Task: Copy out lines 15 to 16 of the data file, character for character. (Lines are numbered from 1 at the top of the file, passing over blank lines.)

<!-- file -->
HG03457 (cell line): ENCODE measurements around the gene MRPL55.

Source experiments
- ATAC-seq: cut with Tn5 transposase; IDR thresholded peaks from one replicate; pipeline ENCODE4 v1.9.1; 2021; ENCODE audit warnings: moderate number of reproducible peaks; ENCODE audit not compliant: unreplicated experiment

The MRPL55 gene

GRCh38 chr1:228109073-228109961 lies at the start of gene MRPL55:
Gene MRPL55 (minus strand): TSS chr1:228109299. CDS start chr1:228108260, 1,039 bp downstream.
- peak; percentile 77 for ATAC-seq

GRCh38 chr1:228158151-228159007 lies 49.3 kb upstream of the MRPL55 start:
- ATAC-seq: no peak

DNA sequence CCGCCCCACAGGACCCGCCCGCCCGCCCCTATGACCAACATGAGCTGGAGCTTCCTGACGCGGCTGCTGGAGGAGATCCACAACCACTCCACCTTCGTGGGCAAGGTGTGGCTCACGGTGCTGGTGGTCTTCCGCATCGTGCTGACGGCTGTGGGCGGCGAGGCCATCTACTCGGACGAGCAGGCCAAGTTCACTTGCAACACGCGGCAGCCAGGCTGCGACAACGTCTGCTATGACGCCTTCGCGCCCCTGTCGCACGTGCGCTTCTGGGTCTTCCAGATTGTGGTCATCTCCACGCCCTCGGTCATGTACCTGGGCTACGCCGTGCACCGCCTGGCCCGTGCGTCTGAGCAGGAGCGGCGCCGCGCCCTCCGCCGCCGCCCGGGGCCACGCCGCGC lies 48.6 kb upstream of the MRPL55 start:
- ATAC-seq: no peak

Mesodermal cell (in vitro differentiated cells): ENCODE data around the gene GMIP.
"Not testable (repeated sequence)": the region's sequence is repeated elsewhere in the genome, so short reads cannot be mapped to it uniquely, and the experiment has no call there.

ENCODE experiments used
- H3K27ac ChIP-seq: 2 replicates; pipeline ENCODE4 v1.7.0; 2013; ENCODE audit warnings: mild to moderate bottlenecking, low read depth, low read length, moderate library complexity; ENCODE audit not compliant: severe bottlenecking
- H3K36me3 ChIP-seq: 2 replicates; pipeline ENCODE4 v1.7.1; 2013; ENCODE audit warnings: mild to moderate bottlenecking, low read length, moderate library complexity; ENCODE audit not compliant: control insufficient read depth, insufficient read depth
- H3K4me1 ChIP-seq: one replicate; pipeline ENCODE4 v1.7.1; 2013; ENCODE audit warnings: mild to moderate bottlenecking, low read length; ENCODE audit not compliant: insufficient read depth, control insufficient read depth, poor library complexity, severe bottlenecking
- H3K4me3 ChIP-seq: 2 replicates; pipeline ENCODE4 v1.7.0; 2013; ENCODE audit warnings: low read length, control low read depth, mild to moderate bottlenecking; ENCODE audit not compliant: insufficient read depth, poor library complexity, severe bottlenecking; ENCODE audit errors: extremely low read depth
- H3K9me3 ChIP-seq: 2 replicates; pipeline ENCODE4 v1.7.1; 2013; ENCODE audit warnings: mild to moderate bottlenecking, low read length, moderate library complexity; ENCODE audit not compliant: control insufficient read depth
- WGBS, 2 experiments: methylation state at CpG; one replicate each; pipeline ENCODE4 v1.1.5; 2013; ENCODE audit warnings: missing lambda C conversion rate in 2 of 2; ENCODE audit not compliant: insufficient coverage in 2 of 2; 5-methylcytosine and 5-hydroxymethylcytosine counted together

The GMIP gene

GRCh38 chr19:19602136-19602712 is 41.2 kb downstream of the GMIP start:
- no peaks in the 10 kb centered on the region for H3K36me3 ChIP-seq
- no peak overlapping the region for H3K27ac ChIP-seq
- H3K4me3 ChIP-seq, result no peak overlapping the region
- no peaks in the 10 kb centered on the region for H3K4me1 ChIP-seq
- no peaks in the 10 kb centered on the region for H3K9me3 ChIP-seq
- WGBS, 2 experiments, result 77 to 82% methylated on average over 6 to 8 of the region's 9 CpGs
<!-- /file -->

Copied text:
- H3K27ac ChIP-seq: 2 replicates; pipeline ENCODE4 v1.7.0; 2013; ENCODE audit warnings: mild to moderate bottlenecking, low read depth, low read length, moderate library complexity; ENCODE audit not compliant: severe bottlenecking
- H3K36me3 ChIP-seq: 2 replicates; pipeline ENCODE4 v1.7.1; 2013; ENCODE audit warnings: mild to moderate bottlenecking, low read length, moderate library complexity; ENCODE audit not compliant: control insufficient read depth, insufficient read depth